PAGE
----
You guys act as if “we salmon guys” are a problem but you don’t even know me. My family has as many perch, panfish, bass and walleye rods as we do salmon gear. We fish rivers and lakes together more than we do the big water trolling season. But I’d argue there’s nothing that any avid angler wants more than to feel that powerful tug at the end of the rod. We’re talking an average 5- to 15-minute or longer fight, depending on the size. Definitely not like reeling in a log-like laker. Salmon do it for us. Closest thing we have to some of the saltwater giants, and far more accessible and abundant. We love to eat ‘em, too. So do oodles of others. One of the salmon tournaments we fish had more than 2,700 entrants in one week last year and they came from all over the country. Like it or not, the Great Lakes are a destination for salmon anglers. Oregon and Washington? Their catch rates don’t even come close to ours. Alaska? Too far away and too expensive.

  • Joe

    Scoop, what’s insane is not allowing someone discuss how perch and natives could help against asian carp versus other options.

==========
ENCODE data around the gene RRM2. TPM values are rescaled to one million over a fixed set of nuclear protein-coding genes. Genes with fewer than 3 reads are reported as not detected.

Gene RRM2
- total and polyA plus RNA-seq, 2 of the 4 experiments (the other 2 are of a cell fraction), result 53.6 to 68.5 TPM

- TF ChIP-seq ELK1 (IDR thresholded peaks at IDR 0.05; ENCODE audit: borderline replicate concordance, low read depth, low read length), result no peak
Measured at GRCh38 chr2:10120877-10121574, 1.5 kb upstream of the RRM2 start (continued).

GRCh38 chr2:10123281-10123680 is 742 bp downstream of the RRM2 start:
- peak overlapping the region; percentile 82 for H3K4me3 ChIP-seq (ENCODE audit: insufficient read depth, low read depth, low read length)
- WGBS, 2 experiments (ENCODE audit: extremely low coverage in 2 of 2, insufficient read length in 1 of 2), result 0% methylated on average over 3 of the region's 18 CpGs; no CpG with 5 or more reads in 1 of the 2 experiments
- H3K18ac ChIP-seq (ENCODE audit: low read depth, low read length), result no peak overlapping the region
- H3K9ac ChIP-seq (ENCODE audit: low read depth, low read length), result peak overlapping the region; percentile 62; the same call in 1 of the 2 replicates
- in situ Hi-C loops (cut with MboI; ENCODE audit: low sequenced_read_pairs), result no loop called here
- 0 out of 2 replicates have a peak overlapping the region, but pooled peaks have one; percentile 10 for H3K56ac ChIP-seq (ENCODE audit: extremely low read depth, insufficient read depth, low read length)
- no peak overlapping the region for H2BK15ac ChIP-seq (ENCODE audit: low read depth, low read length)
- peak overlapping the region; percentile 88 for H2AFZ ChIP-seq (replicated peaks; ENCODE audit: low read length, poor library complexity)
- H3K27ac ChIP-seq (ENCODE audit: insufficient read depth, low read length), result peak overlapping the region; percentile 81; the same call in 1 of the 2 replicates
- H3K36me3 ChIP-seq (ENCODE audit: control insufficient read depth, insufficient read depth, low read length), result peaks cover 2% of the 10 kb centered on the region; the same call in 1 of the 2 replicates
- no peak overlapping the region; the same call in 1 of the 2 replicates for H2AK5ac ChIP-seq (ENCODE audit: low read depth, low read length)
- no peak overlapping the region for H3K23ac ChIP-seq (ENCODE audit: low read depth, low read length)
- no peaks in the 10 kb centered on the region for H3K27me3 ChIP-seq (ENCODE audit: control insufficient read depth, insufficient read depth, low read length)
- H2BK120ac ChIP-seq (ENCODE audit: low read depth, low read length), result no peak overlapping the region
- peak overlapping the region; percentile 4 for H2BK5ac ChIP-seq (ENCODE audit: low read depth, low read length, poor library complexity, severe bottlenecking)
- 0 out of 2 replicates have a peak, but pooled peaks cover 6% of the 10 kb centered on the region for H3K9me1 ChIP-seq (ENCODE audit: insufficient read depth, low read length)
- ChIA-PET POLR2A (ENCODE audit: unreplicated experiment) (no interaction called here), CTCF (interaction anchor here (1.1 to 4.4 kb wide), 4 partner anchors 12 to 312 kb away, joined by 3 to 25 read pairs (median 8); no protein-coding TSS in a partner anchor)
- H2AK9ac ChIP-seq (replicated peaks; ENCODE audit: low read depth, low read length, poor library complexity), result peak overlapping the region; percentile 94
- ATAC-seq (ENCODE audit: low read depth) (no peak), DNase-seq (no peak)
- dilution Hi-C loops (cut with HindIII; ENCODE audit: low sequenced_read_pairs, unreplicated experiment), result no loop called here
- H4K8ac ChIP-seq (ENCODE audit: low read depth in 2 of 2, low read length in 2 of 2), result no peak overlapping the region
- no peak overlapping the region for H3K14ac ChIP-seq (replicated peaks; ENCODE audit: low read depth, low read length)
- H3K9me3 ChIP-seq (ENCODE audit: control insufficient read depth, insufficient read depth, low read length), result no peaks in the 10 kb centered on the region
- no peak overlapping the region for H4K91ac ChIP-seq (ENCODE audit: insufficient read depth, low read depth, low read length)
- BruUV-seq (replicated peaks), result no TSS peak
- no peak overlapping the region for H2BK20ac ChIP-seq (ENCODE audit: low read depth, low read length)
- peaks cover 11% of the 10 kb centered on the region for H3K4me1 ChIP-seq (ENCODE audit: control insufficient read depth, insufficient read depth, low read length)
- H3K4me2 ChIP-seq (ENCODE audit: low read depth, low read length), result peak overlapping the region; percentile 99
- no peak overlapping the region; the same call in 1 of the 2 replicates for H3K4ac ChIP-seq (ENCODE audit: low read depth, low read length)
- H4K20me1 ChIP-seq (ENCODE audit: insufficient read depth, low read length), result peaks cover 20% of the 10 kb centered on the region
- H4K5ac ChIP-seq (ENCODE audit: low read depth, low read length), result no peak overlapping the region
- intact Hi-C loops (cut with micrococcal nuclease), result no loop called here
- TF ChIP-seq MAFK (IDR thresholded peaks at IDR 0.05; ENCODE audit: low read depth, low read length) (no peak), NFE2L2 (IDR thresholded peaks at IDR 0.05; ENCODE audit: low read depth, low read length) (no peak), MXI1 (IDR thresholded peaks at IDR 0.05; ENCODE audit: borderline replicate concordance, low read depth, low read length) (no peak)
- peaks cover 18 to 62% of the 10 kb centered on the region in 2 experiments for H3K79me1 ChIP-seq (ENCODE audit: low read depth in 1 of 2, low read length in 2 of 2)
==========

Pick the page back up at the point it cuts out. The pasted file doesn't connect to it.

• Tom M.

    The only one plan we are ALL supposed to have is to protect the natural resources. However the only plan we’re allowed to have by the DNR fishery Div. is to protect the alewives. Not to hard to figure out where the problem is, and how to fix it. There is a growing number of people want the people responsible for this GWB, that’s the term they used. GWB stands for Gone Without Benefits. I just want the DNR to quit destroying our fisheries and do the job they get paid for, “protecting our natural resources” but the more I deal with guys like you and see the lies coming out of the fishery division, I’m more inclined to agree with them. I would much rather raise money to stock perch than raise money to pay a lawyer.